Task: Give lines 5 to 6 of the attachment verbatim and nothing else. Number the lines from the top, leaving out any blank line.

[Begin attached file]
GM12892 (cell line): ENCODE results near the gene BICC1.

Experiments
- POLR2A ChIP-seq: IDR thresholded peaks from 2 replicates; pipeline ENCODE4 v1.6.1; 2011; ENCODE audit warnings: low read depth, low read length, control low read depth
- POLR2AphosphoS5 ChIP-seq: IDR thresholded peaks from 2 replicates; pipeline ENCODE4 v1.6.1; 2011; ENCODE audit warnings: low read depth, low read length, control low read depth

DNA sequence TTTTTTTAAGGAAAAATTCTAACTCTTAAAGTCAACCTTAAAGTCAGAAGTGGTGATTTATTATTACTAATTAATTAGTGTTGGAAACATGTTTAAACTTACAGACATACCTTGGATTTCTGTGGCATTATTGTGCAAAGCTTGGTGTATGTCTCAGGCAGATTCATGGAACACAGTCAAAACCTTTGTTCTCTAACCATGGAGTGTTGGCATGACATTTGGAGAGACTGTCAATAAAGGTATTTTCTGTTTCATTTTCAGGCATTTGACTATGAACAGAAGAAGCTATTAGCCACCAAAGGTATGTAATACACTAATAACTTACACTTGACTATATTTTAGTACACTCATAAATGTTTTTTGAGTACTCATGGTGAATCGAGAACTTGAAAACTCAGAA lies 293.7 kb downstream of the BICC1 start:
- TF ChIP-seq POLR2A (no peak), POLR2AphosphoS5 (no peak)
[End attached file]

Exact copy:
DNA sequence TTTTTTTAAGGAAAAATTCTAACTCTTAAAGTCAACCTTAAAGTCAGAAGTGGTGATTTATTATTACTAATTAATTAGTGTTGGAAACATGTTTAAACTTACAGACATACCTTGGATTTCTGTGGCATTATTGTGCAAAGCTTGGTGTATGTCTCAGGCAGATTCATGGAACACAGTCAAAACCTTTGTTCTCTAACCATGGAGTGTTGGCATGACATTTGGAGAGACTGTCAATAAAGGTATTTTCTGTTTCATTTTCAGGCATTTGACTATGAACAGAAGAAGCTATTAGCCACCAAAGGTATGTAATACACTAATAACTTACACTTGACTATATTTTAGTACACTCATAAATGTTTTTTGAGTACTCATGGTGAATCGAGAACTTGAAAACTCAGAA lies 293.7 kb downstream of the BICC1 start:
- TF ChIP-seq POLR2A (no peak), POLR2AphosphoS5 (no peak)